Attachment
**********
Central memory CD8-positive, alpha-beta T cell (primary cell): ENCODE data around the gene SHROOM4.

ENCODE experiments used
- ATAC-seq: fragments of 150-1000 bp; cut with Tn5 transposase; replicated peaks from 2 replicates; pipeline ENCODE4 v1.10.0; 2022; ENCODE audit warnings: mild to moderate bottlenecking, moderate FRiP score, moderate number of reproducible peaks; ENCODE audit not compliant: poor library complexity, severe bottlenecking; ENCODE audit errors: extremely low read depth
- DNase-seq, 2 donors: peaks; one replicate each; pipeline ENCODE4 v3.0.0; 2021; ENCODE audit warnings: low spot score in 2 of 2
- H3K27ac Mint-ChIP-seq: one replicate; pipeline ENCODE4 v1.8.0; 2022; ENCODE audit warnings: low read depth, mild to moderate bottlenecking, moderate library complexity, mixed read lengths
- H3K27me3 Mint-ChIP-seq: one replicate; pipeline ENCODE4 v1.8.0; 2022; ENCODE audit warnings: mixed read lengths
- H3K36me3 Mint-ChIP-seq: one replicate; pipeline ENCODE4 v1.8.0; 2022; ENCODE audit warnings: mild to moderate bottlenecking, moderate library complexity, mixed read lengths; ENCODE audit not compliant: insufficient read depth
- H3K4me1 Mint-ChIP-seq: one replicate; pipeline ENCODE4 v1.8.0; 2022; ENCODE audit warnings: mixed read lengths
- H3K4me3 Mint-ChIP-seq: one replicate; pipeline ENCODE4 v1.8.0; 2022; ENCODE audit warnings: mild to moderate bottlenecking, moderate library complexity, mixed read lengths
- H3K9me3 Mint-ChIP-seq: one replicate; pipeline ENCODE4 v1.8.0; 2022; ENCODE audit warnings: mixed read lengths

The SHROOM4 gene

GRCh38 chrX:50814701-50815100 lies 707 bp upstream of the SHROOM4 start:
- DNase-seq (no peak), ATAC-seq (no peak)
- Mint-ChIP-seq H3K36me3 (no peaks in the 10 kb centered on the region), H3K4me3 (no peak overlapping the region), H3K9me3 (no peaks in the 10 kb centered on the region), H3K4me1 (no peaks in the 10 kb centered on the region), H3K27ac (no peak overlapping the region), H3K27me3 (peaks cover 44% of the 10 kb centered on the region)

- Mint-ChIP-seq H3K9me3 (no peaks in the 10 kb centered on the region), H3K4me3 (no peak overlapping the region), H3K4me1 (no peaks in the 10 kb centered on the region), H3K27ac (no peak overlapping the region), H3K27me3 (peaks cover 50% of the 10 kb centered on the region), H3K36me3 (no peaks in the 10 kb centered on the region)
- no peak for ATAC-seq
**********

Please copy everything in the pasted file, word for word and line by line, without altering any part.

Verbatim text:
Central memory CD8-positive, alpha-beta T cell (primary cell): ENCODE data around the gene SHROOM4.

ENCODE experiments used
- ATAC-seq: fragments of 150-1000 bp; cut with Tn5 transposase; replicated peaks from 2 replicates; pipeline ENCODE4 v1.10.0; 2022; ENCODE audit warnings: mild to moderate bottlenecking, moderate FRiP score, moderate number of reproducible peaks; ENCODE audit not compliant: poor library complexity, severe bottlenecking; ENCODE audit errors: extremely low read depth
- DNase-seq, 2 donors: peaks; one replicate each; pipeline ENCODE4 v3.0.0; 2021; ENCODE audit warnings: low spot score in 2 of 2
- H3K27ac Mint-ChIP-seq: one replicate; pipeline ENCODE4 v1.8.0; 2022; ENCODE audit warnings: low read depth, mild to moderate bottlenecking, moderate library complexity, mixed read lengths
- H3K27me3 Mint-ChIP-seq: one replicate; pipeline ENCODE4 v1.8.0; 2022; ENCODE audit warnings: mixed read lengths
- H3K36me3 Mint-ChIP-seq: one replicate; pipeline ENCODE4 v1.8.0; 2022; ENCODE audit warnings: mild to moderate bottlenecking, moderate library complexity, mixed read lengths; ENCODE audit not compliant: insufficient read depth
- H3K4me1 Mint-ChIP-seq: one replicate; pipeline ENCODE4 v1.8.0; 2022; ENCODE audit warnings: mixed read lengths
- H3K4me3 Mint-ChIP-seq: one replicate; pipeline ENCODE4 v1.8.0; 2022; ENCODE audit warnings: mild to moderate bottlenecking, moderate library complexity, mixed read lengths
- H3K9me3 Mint-ChIP-seq: one replicate; pipeline ENCODE4 v1.8.0; 2022; ENCODE audit warnings: mixed read lengths

The SHROOM4 gene

GRCh38 chrX:50814701-50815100 lies 707 bp upstream of the SHROOM4 start:
- DNase-seq (no peak), ATAC-seq (no peak)
- Mint-ChIP-seq H3K36me3 (no peaks in the 10 kb centered on the region), H3K4me3 (no peak overlapping the region), H3K9me3 (no peaks in the 10 kb centered on the region), H3K4me1 (no peaks in the 10 kb centered on the region), H3K27ac (no peak overlapping the region), H3K27me3 (peaks cover 44% of the 10 kb centered on the region)

- Mint-ChIP-seq H3K9me3 (no peaks in the 10 kb centered on the region), H3K4me3 (no peak overlapping the region), H3K4me1 (no peaks in the 10 kb centered on the region), H3K27ac (no peak overlapping the region), H3K27me3 (peaks cover 50% of the 10 kb centered on the region), H3K36me3 (no peaks in the 10 kb centered on the region)
- no peak for ATAC-seq